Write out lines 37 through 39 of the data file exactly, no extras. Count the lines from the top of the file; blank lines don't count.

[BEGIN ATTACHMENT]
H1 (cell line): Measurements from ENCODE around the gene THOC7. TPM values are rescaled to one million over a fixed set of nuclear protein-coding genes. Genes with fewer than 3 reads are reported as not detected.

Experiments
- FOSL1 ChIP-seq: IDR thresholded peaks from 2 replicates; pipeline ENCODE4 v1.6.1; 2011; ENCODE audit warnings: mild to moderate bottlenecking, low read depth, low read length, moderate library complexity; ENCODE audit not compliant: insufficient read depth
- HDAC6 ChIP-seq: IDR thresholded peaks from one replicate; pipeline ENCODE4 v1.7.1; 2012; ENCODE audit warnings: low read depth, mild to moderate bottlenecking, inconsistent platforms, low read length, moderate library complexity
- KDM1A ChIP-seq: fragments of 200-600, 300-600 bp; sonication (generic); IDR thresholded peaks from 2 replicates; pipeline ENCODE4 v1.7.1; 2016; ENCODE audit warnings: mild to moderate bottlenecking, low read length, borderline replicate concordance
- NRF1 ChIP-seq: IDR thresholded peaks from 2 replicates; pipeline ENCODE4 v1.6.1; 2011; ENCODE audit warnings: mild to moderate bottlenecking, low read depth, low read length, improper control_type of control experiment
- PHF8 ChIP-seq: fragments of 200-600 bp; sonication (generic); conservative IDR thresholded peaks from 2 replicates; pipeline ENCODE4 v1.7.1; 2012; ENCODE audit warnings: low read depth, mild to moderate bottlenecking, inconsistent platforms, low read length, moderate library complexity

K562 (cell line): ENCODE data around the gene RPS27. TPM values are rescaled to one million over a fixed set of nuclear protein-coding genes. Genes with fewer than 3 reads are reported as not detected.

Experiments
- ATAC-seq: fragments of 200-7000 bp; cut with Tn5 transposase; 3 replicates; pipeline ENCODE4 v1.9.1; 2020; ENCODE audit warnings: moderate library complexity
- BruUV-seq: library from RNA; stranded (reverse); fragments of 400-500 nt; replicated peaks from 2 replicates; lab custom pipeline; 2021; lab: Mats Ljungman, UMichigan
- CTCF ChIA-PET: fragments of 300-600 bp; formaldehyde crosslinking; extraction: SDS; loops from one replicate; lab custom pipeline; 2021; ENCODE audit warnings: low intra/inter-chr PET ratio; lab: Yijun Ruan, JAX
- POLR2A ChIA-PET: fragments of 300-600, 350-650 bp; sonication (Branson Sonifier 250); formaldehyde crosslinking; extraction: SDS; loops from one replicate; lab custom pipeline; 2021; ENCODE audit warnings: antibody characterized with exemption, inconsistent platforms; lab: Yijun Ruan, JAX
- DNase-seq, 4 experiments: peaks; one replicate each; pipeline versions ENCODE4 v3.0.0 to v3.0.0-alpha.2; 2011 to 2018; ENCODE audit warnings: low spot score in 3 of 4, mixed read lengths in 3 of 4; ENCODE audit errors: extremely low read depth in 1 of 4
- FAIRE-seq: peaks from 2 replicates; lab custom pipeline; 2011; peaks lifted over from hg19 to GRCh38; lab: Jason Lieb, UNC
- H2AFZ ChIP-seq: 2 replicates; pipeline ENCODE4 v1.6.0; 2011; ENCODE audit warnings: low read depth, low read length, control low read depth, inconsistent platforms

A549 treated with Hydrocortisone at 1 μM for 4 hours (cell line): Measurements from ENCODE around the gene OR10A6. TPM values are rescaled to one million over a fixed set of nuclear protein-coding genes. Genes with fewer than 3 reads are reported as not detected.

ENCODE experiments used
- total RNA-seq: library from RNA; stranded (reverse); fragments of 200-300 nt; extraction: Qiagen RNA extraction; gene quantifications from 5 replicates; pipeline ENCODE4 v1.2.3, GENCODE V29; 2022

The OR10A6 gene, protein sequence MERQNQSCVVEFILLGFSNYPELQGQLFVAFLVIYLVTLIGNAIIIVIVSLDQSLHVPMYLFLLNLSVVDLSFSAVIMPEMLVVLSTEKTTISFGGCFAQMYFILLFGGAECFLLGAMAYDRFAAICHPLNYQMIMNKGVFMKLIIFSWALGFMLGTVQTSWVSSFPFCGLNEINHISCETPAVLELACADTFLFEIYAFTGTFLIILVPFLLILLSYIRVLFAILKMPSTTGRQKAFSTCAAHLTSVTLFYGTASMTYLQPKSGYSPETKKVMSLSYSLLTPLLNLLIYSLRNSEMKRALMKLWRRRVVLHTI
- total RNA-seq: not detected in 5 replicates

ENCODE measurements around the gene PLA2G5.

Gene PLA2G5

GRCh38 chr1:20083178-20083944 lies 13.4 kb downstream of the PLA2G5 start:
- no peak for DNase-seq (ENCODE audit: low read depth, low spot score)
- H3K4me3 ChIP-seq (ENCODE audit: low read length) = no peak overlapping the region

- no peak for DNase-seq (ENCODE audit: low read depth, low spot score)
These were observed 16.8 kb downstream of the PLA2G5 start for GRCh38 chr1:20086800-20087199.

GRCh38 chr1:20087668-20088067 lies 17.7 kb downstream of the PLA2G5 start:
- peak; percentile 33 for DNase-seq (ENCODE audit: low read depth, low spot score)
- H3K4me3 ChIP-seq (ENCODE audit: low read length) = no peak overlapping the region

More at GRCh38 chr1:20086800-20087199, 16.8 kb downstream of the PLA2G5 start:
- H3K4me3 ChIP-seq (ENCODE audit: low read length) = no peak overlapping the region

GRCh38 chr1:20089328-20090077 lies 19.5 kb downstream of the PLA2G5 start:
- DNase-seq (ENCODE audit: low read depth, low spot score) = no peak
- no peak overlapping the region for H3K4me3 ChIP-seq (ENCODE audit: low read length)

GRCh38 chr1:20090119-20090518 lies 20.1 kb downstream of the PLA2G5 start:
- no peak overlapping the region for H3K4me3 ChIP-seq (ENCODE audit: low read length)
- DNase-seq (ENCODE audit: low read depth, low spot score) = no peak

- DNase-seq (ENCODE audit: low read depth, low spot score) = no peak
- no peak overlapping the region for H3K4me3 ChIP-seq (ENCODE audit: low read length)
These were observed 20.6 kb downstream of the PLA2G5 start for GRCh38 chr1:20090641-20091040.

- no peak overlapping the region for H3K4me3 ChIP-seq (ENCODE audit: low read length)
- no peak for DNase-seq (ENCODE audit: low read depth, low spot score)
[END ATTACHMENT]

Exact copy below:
GRCh38 chr1:20090119-20090518 lies 20.1 kb downstream of the PLA2G5 start:
- no peak overlapping the region for H3K4me3 ChIP-seq (ENCODE audit: low read length)
- DNase-seq (ENCODE audit: low read depth, low spot score) = no peak